“It’s a unique team, so there’s a lot to learn from and every opportunity is a chance to get better at it and so over time I hope that it will be a good listen from an analyst standpoint of what we’re offering.”


Overall, ESPN has to be happy with the season. The Rams-Chiefs broadcast drew an average of 16.7 million viewers, its most-watched telecast since a Lions-Cowboys game in December 2016. Overall, “MNF” is averaging a 9 percent increase in viewership over last year. There have been compelling games almost every week, with the Patriots-Bills matchup Oct. 29 being the rare clunker. And there are still some good ones ahead, including Eagles-Redskins on Dec. 3.

But the broadcast team that was supposed to be dynamic still hasn’t shown much of a spark, and it certainly doesn’t enhance the broadcast.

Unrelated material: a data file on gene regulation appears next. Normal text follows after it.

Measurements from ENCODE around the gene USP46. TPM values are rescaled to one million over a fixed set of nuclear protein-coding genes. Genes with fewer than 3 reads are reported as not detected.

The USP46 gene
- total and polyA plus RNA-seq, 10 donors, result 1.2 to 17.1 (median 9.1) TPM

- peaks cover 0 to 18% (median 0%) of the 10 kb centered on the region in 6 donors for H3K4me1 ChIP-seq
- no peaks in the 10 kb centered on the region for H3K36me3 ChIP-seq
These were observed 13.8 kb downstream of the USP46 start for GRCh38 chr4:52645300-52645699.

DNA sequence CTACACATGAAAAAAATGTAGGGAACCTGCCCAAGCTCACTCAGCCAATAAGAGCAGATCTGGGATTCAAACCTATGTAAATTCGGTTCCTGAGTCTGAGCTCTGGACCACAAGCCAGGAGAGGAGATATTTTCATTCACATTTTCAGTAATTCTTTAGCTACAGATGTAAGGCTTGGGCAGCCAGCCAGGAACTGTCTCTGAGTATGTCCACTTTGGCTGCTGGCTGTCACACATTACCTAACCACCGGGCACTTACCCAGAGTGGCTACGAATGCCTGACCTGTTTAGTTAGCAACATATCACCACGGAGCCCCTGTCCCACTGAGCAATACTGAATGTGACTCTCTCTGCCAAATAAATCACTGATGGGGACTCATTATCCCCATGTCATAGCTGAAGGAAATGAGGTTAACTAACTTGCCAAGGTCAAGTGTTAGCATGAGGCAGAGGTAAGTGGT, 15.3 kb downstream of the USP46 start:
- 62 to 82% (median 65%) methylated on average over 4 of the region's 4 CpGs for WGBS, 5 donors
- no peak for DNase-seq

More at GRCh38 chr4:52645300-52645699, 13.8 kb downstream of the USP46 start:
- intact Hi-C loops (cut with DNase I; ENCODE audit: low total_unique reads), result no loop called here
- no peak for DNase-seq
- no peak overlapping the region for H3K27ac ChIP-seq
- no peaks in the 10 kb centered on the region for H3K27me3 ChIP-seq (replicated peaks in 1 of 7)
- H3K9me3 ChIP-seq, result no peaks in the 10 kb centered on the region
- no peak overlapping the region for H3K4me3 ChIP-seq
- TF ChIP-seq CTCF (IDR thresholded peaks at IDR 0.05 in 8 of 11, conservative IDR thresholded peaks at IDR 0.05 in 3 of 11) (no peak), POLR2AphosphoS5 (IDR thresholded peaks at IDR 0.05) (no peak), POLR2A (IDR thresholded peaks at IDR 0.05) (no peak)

The supposed superstar squad of Sinatra/Musburger, Captain America, and Charles Barkley thus far sounds like a quality play-by-play voice who hadn’t called a regular-season NFL game until this year, a novice fresh off the field and still uncomfortable behind the mike, and a likable dude named Booger.

That’s what they are, and what they should have been expected to be. They’re not ready for prime time, certainly not in the Al Michaels-Cris Collinsworth big-event way, and it’s on one of them far more than the others.

Chad Finn can be reached at Follow him on Twitter @GlobeChadFinn.